If peo­ple were to live some­where like South-East Asia, they could prob­a­bly get the equiv­a­lent bang for their buck in terms of liv­ing ex­penses. In fact, I know of a few EAs who are do­ing this already. To be con­sis­tent I, or the or­gani­sa­tion this be­comes, should also offer grants for bud­ding EA digi­tal no­mads. It will be even bet­ter if a group of digi­tal no­mads formed a hub so there was some kind of fo­cal point for peo­ple want­ing to do this.

When CEA was start­ing out, they man­aged group houses in Oxford for their work­ers and vol­un­teers. After a while, once Oxford was more es­tab­lished as an EA hub, they de­cided it best to free up their valuable time and let their staff self-or­ganise their own ac­com­mo­da­tion and shared houses. The same model could be ap­plied for EAs form­ing hubs in cheap lo­ca­tions. Per­haps this pro­ject could act as an ini­tial fo­cal point, and man­age ini­tial ac­com­mo­da­tion in each lo­ca­tion. Maybe the um­brella or­gani­sa­tion could be called “EA Ho­tels and Low-cost Liv­ing”?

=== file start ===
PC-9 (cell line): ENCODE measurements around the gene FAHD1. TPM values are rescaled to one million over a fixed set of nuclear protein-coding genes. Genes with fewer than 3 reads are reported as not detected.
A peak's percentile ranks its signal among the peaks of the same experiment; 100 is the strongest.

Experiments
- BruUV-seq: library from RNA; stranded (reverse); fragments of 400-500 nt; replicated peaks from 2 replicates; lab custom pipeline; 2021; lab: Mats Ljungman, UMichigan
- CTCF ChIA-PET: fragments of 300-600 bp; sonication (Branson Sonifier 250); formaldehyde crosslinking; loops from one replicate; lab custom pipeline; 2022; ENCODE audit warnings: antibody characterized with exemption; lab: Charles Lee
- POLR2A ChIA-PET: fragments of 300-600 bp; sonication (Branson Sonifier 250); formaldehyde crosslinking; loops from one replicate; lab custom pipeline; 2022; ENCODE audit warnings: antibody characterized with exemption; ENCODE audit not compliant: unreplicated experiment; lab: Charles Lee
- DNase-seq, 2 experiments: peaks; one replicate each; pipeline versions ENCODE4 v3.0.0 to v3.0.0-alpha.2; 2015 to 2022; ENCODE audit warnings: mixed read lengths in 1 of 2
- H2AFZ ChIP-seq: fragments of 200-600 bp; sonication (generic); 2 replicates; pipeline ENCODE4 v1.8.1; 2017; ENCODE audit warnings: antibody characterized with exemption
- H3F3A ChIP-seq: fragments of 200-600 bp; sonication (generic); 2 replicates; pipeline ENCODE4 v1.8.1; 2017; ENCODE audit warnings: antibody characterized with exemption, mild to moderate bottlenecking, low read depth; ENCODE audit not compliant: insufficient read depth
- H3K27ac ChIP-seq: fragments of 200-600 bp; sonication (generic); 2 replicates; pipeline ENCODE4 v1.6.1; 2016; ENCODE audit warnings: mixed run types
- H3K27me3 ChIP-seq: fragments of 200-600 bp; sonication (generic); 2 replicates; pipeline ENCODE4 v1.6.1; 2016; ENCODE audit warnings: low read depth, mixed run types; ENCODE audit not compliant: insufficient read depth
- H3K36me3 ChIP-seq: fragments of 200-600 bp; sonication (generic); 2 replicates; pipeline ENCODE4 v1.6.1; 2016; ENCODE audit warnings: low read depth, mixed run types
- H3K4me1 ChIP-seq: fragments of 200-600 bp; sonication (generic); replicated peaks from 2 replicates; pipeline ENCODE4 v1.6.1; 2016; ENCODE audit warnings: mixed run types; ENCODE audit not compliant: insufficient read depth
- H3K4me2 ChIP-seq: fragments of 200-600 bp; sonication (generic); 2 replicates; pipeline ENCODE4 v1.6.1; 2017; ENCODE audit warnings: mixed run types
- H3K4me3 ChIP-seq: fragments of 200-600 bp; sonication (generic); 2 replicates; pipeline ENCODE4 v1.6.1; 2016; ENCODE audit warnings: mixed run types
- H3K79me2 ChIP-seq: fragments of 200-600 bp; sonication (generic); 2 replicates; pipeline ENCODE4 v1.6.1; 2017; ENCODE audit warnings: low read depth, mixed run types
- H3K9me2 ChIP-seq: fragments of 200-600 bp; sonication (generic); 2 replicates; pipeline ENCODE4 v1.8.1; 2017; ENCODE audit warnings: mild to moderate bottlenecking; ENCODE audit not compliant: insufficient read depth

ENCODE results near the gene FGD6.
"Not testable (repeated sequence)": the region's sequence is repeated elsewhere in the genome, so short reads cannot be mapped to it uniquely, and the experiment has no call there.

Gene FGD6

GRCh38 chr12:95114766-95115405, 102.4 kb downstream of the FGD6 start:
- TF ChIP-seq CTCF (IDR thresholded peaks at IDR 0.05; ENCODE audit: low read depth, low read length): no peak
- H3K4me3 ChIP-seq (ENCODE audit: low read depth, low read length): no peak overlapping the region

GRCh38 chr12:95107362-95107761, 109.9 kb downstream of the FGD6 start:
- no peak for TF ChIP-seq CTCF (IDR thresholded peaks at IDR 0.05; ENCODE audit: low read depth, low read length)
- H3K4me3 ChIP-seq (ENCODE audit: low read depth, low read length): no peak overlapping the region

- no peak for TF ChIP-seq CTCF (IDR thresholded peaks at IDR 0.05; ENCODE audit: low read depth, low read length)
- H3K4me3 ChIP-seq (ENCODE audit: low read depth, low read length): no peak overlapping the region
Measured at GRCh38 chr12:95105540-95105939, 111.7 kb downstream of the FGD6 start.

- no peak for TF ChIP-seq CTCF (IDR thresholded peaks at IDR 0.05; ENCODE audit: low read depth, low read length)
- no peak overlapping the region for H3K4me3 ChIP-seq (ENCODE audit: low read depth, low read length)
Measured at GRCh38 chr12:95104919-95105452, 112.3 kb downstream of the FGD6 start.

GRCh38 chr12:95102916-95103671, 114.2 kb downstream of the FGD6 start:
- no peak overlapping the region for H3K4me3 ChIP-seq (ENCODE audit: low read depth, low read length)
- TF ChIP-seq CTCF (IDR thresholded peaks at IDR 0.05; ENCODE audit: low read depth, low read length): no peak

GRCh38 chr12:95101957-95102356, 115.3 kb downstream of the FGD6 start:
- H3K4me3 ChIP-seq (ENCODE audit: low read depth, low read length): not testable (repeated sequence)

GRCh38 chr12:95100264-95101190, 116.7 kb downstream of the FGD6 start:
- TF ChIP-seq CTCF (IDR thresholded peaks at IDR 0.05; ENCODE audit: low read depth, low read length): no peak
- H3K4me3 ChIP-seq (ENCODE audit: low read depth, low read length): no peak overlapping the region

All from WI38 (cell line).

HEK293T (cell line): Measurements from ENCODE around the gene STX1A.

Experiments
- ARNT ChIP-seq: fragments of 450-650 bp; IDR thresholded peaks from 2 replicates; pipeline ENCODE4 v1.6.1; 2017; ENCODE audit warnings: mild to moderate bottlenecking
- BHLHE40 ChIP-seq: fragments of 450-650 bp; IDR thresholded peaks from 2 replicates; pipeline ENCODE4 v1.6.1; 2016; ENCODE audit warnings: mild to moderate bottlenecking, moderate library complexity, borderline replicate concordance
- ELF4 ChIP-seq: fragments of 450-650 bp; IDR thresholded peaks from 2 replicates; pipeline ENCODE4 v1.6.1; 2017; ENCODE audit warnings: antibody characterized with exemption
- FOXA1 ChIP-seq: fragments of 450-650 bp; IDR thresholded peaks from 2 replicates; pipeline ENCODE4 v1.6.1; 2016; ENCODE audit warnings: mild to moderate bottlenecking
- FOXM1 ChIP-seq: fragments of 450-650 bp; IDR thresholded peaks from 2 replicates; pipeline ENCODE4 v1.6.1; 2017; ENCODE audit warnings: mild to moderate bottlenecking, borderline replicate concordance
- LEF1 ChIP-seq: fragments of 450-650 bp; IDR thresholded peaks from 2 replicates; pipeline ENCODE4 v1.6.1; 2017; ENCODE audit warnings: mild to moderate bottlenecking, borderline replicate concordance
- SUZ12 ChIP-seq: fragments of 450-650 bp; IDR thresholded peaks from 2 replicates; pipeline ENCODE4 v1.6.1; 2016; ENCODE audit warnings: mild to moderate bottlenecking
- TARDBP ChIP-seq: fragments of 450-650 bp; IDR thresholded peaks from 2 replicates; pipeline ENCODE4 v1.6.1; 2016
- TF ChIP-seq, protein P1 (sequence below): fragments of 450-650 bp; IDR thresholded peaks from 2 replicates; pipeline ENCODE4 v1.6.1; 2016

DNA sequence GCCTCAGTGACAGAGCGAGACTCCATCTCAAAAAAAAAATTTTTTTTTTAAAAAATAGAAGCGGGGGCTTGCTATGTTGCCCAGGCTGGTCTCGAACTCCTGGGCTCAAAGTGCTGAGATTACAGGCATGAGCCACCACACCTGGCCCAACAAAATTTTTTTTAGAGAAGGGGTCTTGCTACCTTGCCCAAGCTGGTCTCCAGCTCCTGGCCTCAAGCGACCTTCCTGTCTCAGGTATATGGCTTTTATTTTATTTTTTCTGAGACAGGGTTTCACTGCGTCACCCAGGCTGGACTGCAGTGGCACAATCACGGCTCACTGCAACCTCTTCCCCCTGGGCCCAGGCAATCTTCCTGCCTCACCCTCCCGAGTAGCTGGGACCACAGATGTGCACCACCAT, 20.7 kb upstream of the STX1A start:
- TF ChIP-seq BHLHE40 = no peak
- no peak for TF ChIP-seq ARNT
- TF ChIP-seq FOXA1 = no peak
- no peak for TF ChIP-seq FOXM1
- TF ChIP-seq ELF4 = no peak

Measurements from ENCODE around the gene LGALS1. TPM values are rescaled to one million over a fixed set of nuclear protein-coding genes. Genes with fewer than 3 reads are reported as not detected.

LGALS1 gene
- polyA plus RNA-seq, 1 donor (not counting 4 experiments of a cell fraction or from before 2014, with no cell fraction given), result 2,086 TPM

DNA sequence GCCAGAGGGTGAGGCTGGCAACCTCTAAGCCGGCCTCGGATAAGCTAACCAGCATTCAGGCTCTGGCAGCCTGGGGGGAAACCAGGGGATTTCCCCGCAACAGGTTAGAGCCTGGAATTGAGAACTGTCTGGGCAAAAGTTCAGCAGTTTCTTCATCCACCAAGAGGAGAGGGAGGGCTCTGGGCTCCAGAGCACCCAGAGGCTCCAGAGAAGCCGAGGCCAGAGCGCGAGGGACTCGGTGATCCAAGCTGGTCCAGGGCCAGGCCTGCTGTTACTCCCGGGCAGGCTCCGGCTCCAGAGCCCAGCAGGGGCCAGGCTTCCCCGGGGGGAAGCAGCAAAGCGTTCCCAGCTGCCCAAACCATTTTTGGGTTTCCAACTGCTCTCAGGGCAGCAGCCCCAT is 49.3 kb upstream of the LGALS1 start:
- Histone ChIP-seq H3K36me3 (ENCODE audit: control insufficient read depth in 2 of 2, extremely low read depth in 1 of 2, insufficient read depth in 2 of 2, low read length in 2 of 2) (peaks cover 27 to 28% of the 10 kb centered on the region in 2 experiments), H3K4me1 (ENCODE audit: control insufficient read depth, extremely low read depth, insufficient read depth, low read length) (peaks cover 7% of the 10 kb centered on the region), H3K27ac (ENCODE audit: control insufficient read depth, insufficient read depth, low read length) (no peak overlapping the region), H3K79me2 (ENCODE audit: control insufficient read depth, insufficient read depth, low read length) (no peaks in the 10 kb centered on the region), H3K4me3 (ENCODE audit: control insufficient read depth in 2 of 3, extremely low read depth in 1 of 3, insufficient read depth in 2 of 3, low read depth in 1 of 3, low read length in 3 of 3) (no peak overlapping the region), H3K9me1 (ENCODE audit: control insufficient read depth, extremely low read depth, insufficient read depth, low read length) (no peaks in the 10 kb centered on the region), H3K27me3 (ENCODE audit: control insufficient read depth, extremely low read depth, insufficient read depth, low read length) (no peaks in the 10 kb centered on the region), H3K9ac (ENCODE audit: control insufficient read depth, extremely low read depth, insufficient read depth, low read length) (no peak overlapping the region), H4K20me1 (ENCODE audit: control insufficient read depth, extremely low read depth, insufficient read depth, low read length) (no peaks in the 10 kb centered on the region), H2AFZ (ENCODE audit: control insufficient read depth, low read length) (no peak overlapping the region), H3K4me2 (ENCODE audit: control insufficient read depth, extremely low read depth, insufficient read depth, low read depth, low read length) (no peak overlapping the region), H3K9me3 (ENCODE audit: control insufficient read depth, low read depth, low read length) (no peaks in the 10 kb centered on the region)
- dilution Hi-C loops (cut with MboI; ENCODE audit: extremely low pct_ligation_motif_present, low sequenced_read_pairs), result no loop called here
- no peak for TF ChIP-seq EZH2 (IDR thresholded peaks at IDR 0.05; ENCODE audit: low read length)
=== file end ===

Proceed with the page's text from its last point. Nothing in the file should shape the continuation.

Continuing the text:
For con­sis­tency, grants should be given in gen­eral to any EA whose liv­ing costs are low enough. Would this cause per­verse in­cen­tives though? All else be­ing equal, it’s much bet­ter to give promis­ing peo­ple an amount that al­lows them a lot of free­dom and slack. How­ever, this makes the value propo­si­tion pro­por­tion­ally lower. Pro­vid­ing grants only at low lev­els of liv­ing costs is a bet­ter in­vest­ment for the donor, but it also leaves a gap for peo­ple who don’t want to—or aren’t in a po­si­tion to—rad­i­cally al­ter their lifestyles but still need their liv­ing costs cov­ered in or­der to do (more) use­ful EA things. Given that EA (as a move­ment) seems to have plenty of cash at the mo­ment, per­haps there is room for this space to grow. I can en­visage a hi­er­ar­chy where the big­ger grants have more stringent de­mands and more com­pe­ti­tion. I guess this is just the cur­rent non-profit (and for profit!) land­scape, but for in­di­vi­d­u­als in­stead of or­gani­sa­tions. There are already many such grants in the forms of prizes and schol­ar­ships at the high end, but not much at the low end, so this is per­haps where the op­por­tu­nity is.